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Men in Suits
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Instances of biggest corporate governance failures in India

Numerous small enterprises in India have been severely impacted by the worldwide pandemic. Small- and medium-sized enterprises are uncertain of their ability to withstand the many crises that persist. COVID-19 has not only raised the likelihood of corruption in the public health sector but also in the private sector. Failures in corporate governance have resulted in the absconding of business magnates Vijay Mallya and Lalit Modi from India and the arrest of corporate titans Rana Kapoor, Chanda Kochhar, and the Singh brothers.

Without #unitedagainstcorruption, a return to a corporate climate characterised by fairness and honesty will be impossible. Corporate governance's holy grail is not infallible. When huge firms like Jet Airways, DHFL, YES Bank, IL&FS, and Kingfisher Airlines failed, investors learned this the hard way. The GST and the insolvency law have been accused, but noncompliance with corporate governance regulations and disregard for the law cannot be ruled out.




Unethical business practises

Takeovers and mergers necessitate capital restructuring, which provides fertile ground for corruption. If there is no independent director on the Board, there is a possibility that members will not adhere to the legislation strictly. A board member with vested interests in the acquisition of the company could push the takeover. This would violate the goal of the exercise, which was to maximise shareholder value, and the individual in issue would pocket the profits.

Some businesses have been known to manipulate their finances to represent gains that have not yet been realised. This is misleading for auditors and other parties reviewing the organization's financial books.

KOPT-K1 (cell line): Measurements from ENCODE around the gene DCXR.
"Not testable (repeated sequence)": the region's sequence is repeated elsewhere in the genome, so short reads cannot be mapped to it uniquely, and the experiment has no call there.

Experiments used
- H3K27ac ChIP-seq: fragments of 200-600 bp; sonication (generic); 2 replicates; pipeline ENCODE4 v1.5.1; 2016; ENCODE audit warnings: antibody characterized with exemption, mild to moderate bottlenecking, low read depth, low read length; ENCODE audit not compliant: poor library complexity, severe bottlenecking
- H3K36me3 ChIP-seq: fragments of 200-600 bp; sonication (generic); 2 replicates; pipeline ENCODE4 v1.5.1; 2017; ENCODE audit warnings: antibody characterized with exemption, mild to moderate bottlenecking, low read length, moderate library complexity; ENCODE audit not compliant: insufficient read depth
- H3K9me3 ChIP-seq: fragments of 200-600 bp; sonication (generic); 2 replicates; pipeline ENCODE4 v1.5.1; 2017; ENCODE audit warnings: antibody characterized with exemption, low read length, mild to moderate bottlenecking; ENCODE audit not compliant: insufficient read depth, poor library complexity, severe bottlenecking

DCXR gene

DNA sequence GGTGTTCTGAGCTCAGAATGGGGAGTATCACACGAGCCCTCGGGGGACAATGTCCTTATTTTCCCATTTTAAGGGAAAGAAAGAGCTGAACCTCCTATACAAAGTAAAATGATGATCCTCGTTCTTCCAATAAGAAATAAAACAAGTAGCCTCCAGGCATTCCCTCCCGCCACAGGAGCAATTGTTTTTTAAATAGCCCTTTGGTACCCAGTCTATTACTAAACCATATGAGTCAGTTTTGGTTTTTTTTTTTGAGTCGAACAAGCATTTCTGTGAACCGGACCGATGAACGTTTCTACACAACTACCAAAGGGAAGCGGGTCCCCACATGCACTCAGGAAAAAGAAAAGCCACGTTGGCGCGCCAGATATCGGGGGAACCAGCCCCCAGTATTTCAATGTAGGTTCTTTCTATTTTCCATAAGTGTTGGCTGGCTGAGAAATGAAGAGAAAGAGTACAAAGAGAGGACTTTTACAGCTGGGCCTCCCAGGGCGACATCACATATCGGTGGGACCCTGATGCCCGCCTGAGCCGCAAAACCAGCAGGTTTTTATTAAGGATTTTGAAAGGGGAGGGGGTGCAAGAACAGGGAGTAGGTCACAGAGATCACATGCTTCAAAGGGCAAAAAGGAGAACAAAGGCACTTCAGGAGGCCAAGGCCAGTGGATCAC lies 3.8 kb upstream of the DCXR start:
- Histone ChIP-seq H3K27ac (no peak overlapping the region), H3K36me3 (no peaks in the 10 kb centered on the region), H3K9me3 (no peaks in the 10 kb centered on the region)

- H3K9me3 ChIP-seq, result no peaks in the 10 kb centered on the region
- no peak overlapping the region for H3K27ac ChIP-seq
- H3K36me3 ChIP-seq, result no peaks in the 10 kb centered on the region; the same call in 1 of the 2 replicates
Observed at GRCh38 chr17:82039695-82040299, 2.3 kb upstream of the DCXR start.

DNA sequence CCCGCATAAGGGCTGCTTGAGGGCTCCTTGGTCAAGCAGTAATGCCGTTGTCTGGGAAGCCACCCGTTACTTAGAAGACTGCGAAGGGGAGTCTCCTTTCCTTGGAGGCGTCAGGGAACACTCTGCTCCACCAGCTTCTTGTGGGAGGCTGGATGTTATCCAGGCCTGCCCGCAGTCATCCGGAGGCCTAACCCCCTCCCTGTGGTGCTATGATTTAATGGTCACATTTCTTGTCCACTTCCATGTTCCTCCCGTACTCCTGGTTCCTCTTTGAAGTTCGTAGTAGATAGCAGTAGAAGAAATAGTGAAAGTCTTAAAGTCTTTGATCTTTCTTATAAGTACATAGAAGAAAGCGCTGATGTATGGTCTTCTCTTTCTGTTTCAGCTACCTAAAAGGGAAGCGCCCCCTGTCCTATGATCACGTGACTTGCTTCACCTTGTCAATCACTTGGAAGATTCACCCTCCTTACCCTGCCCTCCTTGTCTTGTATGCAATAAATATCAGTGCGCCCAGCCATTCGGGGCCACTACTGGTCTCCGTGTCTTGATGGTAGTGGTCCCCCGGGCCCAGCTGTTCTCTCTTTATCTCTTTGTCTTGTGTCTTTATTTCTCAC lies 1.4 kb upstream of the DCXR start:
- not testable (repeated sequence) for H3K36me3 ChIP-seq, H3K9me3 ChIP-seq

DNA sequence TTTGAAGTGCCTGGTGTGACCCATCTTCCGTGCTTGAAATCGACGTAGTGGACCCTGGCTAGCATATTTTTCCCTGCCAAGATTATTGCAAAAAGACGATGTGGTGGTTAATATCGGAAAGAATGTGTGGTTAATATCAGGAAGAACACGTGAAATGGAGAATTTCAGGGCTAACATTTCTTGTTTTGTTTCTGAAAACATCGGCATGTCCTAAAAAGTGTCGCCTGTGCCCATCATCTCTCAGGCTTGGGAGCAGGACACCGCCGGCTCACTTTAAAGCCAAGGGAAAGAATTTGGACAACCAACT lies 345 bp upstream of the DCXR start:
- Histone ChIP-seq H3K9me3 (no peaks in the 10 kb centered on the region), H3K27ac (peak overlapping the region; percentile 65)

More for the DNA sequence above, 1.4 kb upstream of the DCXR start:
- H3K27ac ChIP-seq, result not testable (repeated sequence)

Failures in corporate governance in India

This article examines how corrupt business practises contributed to some of India's largest corporate governance disasters.



Tata-Mistry aftermath

Since 2006, Cyrus Mistry has served as a director of Tata Sons Ltd. The majority of shareholdings were held by Tata family trusts. This was done to ensure that the family retains control even after Cyrus Mistry joined. Mistry's choices were repeatedly opposed by the Board, which resulted in his dismissal during one meeting. Mistry asserted that the nominee directors of the trust, including Ratan Tata, who were the "shadow directors" of Tata Sons Ltd., exercised a dominant level of influence.

Mistry stated that the promoters never gave him a free hand to govern the company and that they were inflexible with regard to their own projects. He also claimed that the independent directors lacked independence in their operations. Nusli Wadia, an independent director, was also terminated for advocating for Cyrus Mistry to keep his chairmanship of group companies. The promoters have clearly abused their position of authority.



ICICI Bank-Videocon case of bribery

Deepak Kochhar was seized by the Enforcement Directorate in September 2020, after it filed a criminal case for money laundering against the Kochhars, Videocon's Dhoot, and others, based on a FIR filed by the Central Bureau of Investigation (CBI).

On September 8, 2009, Videocon Industries allegedly transferred Rs. 64 crore of a Rs. 300 crore loan sanctioned by a panel of ICICI Bank led by Chanda Kochhar (wife of Deepak Kochhar) to Videocon International Electronics Limited to Nupower Renewables Pvt Ltd (NRPL). The funds were sent one day after the loan was disbursed. Deepak Kochhar is the owner of NRPL, formerly called Nupower Renewables Limited (NRL).



PNB-Nirav Modi Scam